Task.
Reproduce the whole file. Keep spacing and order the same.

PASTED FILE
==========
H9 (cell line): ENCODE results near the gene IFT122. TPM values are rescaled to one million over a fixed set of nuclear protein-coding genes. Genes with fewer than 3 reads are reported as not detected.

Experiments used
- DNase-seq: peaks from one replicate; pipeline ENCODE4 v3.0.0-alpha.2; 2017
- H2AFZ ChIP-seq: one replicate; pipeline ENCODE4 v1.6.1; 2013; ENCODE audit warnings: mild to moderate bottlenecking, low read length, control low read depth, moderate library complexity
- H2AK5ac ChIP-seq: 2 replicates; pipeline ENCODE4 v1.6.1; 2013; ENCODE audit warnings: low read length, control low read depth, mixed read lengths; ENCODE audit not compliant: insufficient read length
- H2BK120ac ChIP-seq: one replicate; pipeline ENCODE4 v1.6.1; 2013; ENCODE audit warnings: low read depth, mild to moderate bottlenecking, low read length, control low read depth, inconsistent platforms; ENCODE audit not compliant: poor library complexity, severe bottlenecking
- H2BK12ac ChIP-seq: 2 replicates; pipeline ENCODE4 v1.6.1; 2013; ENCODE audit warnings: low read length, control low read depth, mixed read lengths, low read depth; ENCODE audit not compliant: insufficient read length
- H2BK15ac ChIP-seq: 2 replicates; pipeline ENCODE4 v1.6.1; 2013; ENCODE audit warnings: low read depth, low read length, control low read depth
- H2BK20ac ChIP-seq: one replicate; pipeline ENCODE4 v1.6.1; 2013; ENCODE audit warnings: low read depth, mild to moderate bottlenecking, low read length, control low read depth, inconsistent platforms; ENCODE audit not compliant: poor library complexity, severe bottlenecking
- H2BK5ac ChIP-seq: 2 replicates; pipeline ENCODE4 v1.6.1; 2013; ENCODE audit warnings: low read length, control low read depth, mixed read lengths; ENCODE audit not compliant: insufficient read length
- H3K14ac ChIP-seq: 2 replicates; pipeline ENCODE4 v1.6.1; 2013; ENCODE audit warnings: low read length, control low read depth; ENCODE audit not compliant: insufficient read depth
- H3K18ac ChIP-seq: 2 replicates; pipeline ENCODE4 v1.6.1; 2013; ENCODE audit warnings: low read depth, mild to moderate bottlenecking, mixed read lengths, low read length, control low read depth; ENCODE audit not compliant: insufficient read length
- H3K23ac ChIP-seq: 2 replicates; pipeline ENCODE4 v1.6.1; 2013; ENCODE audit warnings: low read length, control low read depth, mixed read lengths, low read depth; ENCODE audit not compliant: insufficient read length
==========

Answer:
H9 (cell line): ENCODE results near the gene IFT122. TPM values are rescaled to one million over a fixed set of nuclear protein-coding genes. Genes with fewer than 3 reads are reported as not detected.

Experiments used
- DNase-seq: peaks from one replicate; pipeline ENCODE4 v3.0.0-alpha.2; 2017
- H2AFZ ChIP-seq: one replicate; pipeline ENCODE4 v1.6.1; 2013; ENCODE audit warnings: mild to moderate bottlenecking, low read length, control low read depth, moderate library complexity
- H2AK5ac ChIP-seq: 2 replicates; pipeline ENCODE4 v1.6.1; 2013; ENCODE audit warnings: low read length, control low read depth, mixed read lengths; ENCODE audit not compliant: insufficient read length
- H2BK120ac ChIP-seq: one replicate; pipeline ENCODE4 v1.6.1; 2013; ENCODE audit warnings: low read depth, mild to moderate bottlenecking, low read length, control low read depth, inconsistent platforms; ENCODE audit not compliant: poor library complexity, severe bottlenecking
- H2BK12ac ChIP-seq: 2 replicates; pipeline ENCODE4 v1.6.1; 2013; ENCODE audit warnings: low read length, control low read depth, mixed read lengths, low read depth; ENCODE audit not compliant: insufficient read length
- H2BK15ac ChIP-seq: 2 replicates; pipeline ENCODE4 v1.6.1; 2013; ENCODE audit warnings: low read depth, low read length, control low read depth
- H2BK20ac ChIP-seq: one replicate; pipeline ENCODE4 v1.6.1; 2013; ENCODE audit warnings: low read depth, mild to moderate bottlenecking, low read length, control low read depth, inconsistent platforms; ENCODE audit not compliant: poor library complexity, severe bottlenecking
- H2BK5ac ChIP-seq: 2 replicates; pipeline ENCODE4 v1.6.1; 2013; ENCODE audit warnings: low read length, control low read depth, mixed read lengths; ENCODE audit not compliant: insufficient read length
- H3K14ac ChIP-seq: 2 replicates; pipeline ENCODE4 v1.6.1; 2013; ENCODE audit warnings: low read length, control low read depth; ENCODE audit not compliant: insufficient read depth
- H3K18ac ChIP-seq: 2 replicates; pipeline ENCODE4 v1.6.1; 2013; ENCODE audit warnings: low read depth, mild to moderate bottlenecking, mixed read lengths, low read length, control low read depth; ENCODE audit not compliant: insufficient read length
- H3K23ac ChIP-seq: 2 replicates; pipeline ENCODE4 v1.6.1; 2013; ENCODE audit warnings: low read length, control low read depth, mixed read lengths, low read depth; ENCODE audit not compliant: insufficient read length